CQRS is (not?) that simple
When I was trying to learn what the heck is CQRS, I found it very difficult. Authors of blog posts, and others in their explanations, are constantly mixing CQRS with different buzzwords. This makes things not easy for understanding. Oh well, at least for me.
What really is CQRS?
You can describe the entire idea of CQRS in just a single sentence.
CQRS is separate model between write and read.
In this blog post, we will talk about pure CQRS. No event sourcing, no message patterns, no eventual consistency anymore. All these buzzwords make things complex. Despite that, my goal is to keep CQRS sweet and simple.
Let’s go deeper!
The traditional way of system design is creating one model which is being updated by UI events. We have one database schema and corresponding application model. The same model for reading and writing. Simple enough, and frankly speaking, this works well! But let’s try to do that in a slightly different way.
CQRS to the rescue
Now we have two models instead of one common. First model perfectly matches writing purpose and the second one is designed to read data. In your application, you very often meet the situation when data is saved in some way but displaying in totally another. Being tied up to one model in an application is a big concern. Using CQRS simplifies things. Now you can structure your data models to your needs. No need to hack your common data model. Just use two! But that’s not the end…
More than one read model
It’s worth noticing that you can create multiple read model, not only one. Every one of them can have its own API that is isolated from the other. It helps us with keeping code architecture clear. And going further, we can have…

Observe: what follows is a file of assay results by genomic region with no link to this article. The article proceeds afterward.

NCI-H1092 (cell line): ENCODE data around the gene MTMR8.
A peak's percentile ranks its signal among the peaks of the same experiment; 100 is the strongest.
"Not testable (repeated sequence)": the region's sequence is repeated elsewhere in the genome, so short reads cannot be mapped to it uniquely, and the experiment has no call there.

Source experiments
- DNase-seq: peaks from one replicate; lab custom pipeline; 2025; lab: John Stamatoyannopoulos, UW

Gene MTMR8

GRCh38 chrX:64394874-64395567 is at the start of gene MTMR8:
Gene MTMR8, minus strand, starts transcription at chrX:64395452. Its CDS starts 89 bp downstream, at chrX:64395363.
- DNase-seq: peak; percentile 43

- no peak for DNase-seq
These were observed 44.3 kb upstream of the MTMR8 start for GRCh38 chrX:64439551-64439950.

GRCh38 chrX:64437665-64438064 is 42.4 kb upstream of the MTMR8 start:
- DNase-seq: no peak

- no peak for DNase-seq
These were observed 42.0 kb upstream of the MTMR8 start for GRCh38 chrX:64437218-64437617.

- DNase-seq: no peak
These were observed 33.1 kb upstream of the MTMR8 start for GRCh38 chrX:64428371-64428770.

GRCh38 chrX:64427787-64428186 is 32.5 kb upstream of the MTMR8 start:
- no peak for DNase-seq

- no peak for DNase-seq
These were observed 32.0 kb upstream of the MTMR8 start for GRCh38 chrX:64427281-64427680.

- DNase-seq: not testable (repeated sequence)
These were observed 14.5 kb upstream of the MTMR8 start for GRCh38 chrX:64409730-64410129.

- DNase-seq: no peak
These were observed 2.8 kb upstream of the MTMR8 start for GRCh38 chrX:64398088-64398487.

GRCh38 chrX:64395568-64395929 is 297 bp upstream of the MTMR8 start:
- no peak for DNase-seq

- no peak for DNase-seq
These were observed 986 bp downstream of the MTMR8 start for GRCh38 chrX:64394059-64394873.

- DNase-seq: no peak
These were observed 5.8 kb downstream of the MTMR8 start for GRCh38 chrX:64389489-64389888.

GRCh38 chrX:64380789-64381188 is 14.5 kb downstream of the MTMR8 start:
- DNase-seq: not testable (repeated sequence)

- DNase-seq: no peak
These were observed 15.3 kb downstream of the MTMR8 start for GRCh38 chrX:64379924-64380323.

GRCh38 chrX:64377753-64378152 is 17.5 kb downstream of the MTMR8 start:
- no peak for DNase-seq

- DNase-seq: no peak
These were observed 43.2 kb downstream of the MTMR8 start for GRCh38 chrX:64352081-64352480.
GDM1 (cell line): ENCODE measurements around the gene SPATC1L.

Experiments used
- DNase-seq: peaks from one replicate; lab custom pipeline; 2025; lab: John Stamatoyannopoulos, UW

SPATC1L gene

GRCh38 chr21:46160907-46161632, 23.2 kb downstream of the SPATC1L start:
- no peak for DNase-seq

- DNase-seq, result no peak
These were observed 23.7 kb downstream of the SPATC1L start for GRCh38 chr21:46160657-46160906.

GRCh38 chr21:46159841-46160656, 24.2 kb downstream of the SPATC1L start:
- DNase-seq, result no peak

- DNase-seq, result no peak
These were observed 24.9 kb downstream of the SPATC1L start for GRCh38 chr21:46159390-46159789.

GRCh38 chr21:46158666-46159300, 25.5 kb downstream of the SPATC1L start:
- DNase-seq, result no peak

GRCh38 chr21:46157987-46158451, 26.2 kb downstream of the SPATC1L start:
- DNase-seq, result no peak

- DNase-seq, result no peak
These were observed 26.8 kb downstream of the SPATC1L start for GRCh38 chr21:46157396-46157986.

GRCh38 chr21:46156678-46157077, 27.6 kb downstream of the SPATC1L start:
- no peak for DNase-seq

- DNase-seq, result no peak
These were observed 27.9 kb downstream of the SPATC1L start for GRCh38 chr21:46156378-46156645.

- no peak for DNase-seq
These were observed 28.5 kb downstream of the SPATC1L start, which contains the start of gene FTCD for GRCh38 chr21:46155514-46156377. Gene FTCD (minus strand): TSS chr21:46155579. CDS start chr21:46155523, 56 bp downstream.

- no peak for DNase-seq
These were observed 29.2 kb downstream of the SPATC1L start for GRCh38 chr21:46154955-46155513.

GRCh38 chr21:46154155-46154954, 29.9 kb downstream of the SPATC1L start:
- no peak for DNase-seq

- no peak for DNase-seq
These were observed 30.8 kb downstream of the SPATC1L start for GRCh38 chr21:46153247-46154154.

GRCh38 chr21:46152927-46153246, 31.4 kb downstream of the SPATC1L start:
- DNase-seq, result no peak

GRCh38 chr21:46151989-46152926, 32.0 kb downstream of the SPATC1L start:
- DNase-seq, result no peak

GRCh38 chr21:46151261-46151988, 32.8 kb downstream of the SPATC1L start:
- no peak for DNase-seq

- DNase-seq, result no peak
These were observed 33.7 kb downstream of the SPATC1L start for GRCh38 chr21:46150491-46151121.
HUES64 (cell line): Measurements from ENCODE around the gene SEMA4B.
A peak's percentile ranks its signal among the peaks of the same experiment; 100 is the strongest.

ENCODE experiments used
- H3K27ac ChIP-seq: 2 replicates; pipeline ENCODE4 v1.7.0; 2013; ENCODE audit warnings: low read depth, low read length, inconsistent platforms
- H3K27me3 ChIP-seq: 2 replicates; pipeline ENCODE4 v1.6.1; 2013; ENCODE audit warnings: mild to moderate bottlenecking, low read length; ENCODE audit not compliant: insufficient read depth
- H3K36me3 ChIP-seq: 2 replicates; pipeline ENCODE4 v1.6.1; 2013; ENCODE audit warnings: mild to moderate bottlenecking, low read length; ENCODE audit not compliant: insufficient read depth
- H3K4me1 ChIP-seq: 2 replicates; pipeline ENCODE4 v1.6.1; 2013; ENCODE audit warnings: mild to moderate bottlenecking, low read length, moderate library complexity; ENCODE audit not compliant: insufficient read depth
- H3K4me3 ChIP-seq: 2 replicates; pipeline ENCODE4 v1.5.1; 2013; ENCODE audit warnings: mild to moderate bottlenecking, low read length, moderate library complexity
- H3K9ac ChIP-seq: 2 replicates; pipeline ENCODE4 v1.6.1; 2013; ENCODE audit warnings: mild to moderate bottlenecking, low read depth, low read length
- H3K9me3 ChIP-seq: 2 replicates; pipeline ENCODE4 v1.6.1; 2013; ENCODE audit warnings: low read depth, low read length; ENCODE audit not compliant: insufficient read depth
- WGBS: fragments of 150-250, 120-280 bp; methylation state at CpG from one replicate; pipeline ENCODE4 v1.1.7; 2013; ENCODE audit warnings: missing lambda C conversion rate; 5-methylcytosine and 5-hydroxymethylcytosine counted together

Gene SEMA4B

More than one data source
Separation of data sources is the thing that really decouples the problem. But we all know the reality. Requirements are not clear and constantly changing. It’s hard to design correct database schema from the very beginning, and changes in that model are costly. Don’t try to do everything perfectly from the start. Use evolution way to carve your architecture. Start with simple CQRS with one data source and when you will feel comfortable with domain understanding you can cut database to smaller parts and even use polyglot persistence if you need.
Enough with theory
That’s all for today. You know CQRS and how simple it can be. You know how to separate read from write, how to create multiple read models and how CQRS lets you use polyglot persistence. But talk is cheap. Enough with theory. Let’s jump to the code.
I created a very simple project on our GitHub. You can check it out right now or stay tuned and you will find my guide on this blog, next week. 🔜
EDIT: Part 2 is available!
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The author of this article is Piotr. He is a software engineer — well-versed in all phases of the software development lifecycle. He strongly believe in being agile and engineering culture. You can find him on LinkedIn and GitHub.